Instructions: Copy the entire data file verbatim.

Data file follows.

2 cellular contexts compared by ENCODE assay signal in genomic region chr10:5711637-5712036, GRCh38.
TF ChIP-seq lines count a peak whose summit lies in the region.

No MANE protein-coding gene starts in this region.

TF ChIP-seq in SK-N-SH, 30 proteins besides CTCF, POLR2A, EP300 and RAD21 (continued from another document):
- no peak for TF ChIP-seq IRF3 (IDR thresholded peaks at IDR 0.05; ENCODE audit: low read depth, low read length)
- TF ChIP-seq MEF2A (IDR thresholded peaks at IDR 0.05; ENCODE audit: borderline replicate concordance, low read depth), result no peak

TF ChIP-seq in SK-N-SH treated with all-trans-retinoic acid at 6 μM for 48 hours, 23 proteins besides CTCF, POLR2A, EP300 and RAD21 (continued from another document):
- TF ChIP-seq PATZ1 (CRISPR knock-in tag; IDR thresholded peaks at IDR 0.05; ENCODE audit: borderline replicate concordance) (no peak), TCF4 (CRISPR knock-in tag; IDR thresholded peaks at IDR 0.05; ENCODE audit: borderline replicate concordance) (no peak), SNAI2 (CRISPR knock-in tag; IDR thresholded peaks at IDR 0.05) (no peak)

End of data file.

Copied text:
2 cellular contexts compared by ENCODE assay signal in genomic region chr10:5711637-5712036, GRCh38.
TF ChIP-seq lines count a peak whose summit lies in the region.

No MANE protein-coding gene starts in this region.

TF ChIP-seq in SK-N-SH, 30 proteins besides CTCF, POLR2A, EP300 and RAD21 (continued from another document):
- no peak for TF ChIP-seq IRF3 (IDR thresholded peaks at IDR 0.05; ENCODE audit: low read depth, low read length)
- TF ChIP-seq MEF2A (IDR thresholded peaks at IDR 0.05; ENCODE audit: borderline replicate concordance, low read depth), result no peak

TF ChIP-seq in SK-N-SH treated with all-trans-retinoic acid at 6 μM for 48 hours, 23 proteins besides CTCF, POLR2A, EP300 and RAD21 (continued from another document):
- TF ChIP-seq PATZ1 (CRISPR knock-in tag; IDR thresholded peaks at IDR 0.05; ENCODE audit: borderline replicate concordance) (no peak), TCF4 (CRISPR knock-in tag; IDR thresholded peaks at IDR 0.05; ENCODE audit: borderline replicate concordance) (no peak), SNAI2 (CRISPR knock-in tag; IDR thresholded peaks at IDR 0.05) (no peak)